Sunday, December 22, 2013
Thursday, December 19, 2013
This Cornerstone kit is a nice, generic industrial building that should look right at home in central Pennsylvania. It took me nearly a week to get this thing put together, mostly because I've become much fussier about painting my buildings since the last layout.
I started off by painting the concrete parts of the walls Floquil "Concrete." Next I painted the brick sections Floquil "Boxcar Red," which makes a nice brick color. I painted the roof, water tower roof and supports and fire escape Floquil "Grimy Black." The water tank got painted Floquil "Roof Brown."
After all the paint thoroughly dried, I used poster paint to simulate brick mortar. Once all that was finally done, I actually put the kit together, hit it with a coat of weather wash applied the decals and sprayed on some Dulcote and called it done. I must say I'm really glad I took my time with the painting. The building came out awesome.
In other news, I finished some more benchwork.
I added the raised section over the "smurf door" and another six foot section along the wall. As you can see this is about as much as I can do until Cherokee is dismantled. Since I have a sneaking suspicion Santa is going to bring me some new motive power for Christmas, I still want to have a functioning layout for a little while longer. As such Cherokee gets a little stay of execution.
Monday, December 16, 2013
After taking a break for Thanksgiving, I decided to get back to work on the benchwork. I actually built the narrow section along the wall shortly after the initial 4 x 8 section but just never got around to posting it. Yesterday I built the large peninsula in the center of the room. Nothing really to exciting to report here, just a whole lot of measuring, sawing, clamping, drilling and screwing.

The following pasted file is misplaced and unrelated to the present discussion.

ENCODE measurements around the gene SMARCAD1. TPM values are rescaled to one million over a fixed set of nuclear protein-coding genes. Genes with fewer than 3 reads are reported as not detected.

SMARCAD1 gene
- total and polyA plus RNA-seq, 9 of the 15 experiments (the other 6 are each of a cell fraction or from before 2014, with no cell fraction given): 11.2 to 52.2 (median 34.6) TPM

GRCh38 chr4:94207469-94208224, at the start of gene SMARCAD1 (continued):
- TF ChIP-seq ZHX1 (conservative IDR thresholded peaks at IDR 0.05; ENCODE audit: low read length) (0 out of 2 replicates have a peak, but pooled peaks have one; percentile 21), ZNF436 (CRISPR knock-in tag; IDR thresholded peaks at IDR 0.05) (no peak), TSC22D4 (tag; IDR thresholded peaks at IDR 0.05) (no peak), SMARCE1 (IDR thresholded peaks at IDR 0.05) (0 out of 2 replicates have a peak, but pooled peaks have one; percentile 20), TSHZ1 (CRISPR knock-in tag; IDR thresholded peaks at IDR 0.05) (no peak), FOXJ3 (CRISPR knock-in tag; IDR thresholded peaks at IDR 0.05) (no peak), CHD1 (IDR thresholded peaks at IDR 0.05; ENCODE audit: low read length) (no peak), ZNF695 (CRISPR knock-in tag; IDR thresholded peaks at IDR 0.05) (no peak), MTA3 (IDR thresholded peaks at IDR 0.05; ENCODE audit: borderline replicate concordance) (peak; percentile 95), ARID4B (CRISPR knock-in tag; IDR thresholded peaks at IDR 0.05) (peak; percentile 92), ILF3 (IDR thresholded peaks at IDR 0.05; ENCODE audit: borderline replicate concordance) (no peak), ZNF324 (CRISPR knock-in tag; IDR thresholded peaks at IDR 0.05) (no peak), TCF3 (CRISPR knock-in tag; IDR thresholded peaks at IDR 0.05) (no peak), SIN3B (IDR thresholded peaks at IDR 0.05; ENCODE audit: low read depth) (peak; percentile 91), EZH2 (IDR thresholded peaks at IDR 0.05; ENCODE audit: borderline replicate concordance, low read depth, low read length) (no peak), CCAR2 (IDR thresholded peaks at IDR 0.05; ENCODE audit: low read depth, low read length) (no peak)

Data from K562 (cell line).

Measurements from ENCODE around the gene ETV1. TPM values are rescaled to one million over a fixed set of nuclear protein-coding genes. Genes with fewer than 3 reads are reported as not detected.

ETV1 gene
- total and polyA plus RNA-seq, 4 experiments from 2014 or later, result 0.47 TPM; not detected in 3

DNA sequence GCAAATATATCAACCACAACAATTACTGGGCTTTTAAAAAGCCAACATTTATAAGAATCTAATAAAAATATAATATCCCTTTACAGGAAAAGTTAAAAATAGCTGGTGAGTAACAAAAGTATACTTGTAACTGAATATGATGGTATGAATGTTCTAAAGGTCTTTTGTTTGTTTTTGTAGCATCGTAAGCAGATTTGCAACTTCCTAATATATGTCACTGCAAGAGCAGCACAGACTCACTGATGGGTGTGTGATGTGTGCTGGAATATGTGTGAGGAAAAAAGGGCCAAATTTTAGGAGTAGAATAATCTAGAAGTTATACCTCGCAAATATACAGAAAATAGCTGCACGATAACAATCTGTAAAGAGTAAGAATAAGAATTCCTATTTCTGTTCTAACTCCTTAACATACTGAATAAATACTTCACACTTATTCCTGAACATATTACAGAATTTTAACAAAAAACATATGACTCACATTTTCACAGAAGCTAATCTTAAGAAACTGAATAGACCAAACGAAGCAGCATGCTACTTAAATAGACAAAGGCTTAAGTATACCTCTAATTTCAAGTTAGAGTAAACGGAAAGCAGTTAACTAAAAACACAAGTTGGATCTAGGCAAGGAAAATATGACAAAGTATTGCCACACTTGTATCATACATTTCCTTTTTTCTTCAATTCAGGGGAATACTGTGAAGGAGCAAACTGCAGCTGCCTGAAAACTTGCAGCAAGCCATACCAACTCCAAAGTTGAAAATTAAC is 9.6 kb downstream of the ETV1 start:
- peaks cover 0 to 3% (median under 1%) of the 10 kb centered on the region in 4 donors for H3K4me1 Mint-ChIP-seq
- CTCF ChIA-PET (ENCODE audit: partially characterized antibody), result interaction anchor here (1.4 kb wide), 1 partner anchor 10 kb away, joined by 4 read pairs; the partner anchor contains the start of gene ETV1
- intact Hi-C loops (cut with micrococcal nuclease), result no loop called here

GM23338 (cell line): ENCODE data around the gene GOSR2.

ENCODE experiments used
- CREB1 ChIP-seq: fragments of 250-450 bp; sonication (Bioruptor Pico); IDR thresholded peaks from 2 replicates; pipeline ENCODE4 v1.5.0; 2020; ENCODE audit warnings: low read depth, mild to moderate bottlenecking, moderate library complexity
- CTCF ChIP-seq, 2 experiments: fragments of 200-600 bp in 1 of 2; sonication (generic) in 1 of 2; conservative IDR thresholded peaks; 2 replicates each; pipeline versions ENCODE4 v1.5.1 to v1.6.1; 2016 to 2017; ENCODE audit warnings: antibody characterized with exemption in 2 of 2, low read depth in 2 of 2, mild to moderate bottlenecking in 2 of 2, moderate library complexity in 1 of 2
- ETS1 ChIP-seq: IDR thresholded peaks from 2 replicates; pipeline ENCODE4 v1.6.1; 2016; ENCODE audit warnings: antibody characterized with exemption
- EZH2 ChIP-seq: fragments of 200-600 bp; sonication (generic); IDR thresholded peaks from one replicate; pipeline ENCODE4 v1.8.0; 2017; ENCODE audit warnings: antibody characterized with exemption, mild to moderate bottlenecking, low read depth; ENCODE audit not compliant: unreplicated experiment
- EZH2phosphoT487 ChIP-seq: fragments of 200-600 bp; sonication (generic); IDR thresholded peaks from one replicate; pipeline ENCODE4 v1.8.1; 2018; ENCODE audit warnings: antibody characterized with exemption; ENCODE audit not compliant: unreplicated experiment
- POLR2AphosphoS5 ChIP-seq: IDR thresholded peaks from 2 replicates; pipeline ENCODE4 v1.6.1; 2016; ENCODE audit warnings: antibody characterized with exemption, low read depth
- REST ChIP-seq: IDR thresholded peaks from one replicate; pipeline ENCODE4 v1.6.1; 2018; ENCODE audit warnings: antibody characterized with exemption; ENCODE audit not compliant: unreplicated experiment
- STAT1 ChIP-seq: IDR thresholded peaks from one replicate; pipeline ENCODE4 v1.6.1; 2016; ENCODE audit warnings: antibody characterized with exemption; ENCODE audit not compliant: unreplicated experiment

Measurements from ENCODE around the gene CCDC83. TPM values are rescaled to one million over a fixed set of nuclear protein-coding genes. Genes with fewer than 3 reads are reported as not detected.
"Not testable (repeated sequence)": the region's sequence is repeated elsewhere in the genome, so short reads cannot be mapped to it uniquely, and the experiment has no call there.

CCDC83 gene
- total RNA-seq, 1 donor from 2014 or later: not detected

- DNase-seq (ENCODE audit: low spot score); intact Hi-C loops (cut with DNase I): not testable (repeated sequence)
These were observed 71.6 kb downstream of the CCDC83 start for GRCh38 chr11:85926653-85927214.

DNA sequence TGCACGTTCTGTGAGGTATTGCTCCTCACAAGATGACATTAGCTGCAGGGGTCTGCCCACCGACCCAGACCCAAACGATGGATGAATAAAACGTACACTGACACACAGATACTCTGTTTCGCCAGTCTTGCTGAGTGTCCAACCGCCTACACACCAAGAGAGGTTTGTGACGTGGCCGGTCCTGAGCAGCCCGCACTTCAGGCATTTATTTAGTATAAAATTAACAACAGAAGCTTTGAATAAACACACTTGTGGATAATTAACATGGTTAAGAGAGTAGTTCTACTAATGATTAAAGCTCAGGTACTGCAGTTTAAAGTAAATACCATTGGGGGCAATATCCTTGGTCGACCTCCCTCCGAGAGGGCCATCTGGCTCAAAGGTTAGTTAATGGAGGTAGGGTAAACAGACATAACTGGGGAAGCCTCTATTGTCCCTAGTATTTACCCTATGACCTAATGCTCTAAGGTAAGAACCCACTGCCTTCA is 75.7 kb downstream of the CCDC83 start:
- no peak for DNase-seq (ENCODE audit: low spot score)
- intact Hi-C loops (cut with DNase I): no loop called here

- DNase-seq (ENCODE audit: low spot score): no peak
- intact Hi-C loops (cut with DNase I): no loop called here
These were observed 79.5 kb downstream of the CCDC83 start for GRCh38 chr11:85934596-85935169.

The main challenge will be the back corner. As you can see, there is a small white door that leads into the attic space. There's no storage beyond it but it does allow access to the duct work and therefore must be able to open. That particular section of benchwork will be four inches higher than the rest and topped with a thin sheet of plywood. The rest of the layout will be topped with four inches of pink Styrofoam, so it should be seemless.
Now, I would have been well served to remember the old adage about measuring twice and cutting one. It turns out the room was a foot wider and a six inches longer than I first thought. So yay, a happy accident! My railroad empire is even more vast than first thought.
Also you can probably see I added some new track lights. These came from Lowes and are equipped with 60 watt GE Reveal bulbs. I prefer the Reveal bulbs as they show everything in their true colors.
I also decided it was time to go ahead and acquire a fire extinguisher. The one I selected is the dry chemical type. It's rated to put out A, B and C-class fires. An A fire is buring debris, like wood. A B fire is buring oil and chemicals and a C fire is electrical. All three types of fire can occur in train room so it's best to have an extinguisher intended for all three.